WEDNESDAY, Oct. 19 (HealthDay News) -- Women with breast cancer who undergo radiation after a lumpectomy have significantly fewer recurrences and, consequently, greater odds of survival than women who forgo radiation, new research says.
The study also noted no long-term adverse effects from radiation after this breast-conserving surgery, as deaths from any cause were also reduced substantially.
"For the first time, this showed this important linkage between using radiation to avoid local recurrence and improving long-term survival," said Dr. Jay Harris, chairman of radiation oncology at Dana-Farber Cancer Institute and Brigham & Women's Hospital in Boston. "Up until 2005, the prevailing attitude in the U.S. was that radiation did not have an impact on improving long-term survival and was strictly to reduce local recurrence."
Giving radiotherapy after breast-conserving treatment is already common practice, said Dr. Shelly Hayes, a radiation oncologist with Fox Chase Cancer Center in Philadelphia. The point is to destroy any stray cells in the affected breast.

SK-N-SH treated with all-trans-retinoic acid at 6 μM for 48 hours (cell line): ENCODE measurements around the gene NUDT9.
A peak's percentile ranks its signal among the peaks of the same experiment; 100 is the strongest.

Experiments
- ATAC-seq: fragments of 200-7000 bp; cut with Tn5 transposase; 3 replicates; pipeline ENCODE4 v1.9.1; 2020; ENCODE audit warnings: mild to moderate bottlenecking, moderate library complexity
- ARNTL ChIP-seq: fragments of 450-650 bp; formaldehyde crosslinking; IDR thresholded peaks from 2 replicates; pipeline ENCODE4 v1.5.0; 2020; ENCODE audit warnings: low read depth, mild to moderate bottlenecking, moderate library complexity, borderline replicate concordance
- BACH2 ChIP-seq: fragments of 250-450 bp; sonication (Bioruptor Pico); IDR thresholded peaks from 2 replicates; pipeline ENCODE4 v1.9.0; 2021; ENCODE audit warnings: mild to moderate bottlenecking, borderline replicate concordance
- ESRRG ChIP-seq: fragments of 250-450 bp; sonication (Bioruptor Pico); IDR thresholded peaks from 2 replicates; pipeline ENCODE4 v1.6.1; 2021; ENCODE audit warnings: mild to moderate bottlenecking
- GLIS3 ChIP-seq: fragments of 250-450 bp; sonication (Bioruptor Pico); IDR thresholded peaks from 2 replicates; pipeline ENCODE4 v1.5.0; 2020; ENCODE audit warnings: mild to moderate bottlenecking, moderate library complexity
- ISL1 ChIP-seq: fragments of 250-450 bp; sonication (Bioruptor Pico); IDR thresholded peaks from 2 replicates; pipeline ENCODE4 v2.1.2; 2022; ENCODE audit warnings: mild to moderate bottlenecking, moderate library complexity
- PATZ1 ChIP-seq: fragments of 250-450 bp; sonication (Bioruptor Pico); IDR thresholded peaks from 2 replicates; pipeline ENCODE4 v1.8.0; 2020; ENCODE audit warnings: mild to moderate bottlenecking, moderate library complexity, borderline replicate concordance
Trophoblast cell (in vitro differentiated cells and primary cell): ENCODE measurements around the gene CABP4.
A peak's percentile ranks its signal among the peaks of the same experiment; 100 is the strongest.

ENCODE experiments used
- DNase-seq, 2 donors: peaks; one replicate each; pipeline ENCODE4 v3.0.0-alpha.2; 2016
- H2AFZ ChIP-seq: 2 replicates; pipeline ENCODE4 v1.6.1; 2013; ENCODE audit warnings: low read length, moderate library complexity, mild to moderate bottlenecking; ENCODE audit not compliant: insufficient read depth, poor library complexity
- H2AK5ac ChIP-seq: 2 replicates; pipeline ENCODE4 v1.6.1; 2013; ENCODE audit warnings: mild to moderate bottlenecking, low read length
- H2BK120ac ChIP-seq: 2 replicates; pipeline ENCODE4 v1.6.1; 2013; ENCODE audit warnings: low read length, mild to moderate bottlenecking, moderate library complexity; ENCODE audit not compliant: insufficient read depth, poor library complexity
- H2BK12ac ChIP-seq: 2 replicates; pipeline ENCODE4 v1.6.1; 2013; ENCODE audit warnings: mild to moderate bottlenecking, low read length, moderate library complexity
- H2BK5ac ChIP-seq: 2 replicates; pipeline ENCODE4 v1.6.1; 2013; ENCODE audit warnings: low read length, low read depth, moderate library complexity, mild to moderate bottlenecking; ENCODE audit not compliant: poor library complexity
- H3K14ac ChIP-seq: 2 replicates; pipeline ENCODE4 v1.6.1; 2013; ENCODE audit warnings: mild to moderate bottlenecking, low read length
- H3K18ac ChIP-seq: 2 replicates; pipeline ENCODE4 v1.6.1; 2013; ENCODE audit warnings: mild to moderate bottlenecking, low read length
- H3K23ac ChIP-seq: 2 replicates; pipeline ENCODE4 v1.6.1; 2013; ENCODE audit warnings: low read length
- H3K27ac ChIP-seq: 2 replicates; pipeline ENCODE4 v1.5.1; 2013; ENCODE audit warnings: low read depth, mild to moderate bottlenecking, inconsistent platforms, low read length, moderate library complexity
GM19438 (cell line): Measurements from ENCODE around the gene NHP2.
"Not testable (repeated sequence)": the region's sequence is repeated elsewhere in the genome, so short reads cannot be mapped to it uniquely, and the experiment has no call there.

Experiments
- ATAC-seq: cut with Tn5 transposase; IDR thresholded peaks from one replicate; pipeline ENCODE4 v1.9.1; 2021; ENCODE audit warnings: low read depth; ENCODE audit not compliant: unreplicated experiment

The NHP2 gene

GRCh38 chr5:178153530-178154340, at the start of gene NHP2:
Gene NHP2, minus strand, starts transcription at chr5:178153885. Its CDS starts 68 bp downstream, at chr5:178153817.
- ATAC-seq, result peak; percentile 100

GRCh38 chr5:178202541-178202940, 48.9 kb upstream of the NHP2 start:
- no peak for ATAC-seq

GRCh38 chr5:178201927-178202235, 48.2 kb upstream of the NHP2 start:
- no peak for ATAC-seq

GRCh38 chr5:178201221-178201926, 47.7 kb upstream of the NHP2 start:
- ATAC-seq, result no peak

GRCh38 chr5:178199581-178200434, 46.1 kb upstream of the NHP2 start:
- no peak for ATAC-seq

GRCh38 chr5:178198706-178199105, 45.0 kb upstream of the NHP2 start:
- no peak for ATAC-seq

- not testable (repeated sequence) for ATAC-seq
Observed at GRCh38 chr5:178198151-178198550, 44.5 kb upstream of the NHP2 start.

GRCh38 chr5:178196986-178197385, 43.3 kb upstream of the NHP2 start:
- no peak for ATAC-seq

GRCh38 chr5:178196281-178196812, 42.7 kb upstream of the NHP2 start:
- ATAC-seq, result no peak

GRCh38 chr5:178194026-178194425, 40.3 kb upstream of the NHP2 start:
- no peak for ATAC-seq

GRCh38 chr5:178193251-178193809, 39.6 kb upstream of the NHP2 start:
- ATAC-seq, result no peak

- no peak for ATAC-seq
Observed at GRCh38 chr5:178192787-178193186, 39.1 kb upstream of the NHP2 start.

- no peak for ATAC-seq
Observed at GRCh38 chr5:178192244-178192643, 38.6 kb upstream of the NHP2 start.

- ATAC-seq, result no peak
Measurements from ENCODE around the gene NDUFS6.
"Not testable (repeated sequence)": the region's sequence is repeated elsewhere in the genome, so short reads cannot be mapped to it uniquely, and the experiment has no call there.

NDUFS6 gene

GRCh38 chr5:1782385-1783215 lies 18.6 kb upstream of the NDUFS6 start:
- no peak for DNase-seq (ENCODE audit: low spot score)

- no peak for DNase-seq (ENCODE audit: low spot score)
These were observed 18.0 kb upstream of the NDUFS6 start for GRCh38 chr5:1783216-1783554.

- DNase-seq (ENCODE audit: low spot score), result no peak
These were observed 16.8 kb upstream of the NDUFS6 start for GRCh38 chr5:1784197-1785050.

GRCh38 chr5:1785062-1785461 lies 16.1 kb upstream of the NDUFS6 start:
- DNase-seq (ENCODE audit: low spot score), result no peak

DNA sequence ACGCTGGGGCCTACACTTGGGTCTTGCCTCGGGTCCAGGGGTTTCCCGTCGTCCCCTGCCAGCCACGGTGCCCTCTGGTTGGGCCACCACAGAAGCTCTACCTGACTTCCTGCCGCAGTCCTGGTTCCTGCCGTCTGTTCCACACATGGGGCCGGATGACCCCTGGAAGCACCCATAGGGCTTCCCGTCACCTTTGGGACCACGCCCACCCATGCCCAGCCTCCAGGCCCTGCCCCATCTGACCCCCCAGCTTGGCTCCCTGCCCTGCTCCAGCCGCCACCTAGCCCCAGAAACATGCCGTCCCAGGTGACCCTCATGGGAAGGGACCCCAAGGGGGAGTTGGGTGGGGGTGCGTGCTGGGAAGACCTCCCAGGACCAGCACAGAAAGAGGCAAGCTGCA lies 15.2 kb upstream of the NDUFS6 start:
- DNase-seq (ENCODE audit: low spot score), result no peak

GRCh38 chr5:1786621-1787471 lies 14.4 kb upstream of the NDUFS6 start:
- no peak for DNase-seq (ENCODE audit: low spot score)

The findings echo the results of a landmark 2005 paper that involved fewer women and shorter follow-up. They should help erase any lingering doubts among skeptics, experts said.
"It is going to be very helpful to see updated results with lots more patients, lots more follow-up and this is very substantial improvement in long-term outcome," Harris said.
Here, the authors assessed data on almost 11,000 women in 17 randomized trials that compared radiation with no radiation after lumpectomy.
The authors took the unusual step of including both published and unpublished trials, making "the data very reliable," said Harris.
Overall, irradiating the affected breast halved recurrence rates and cut the mortality rate by one-sixth, the researchers said.
After 10 years, 19 percent of women
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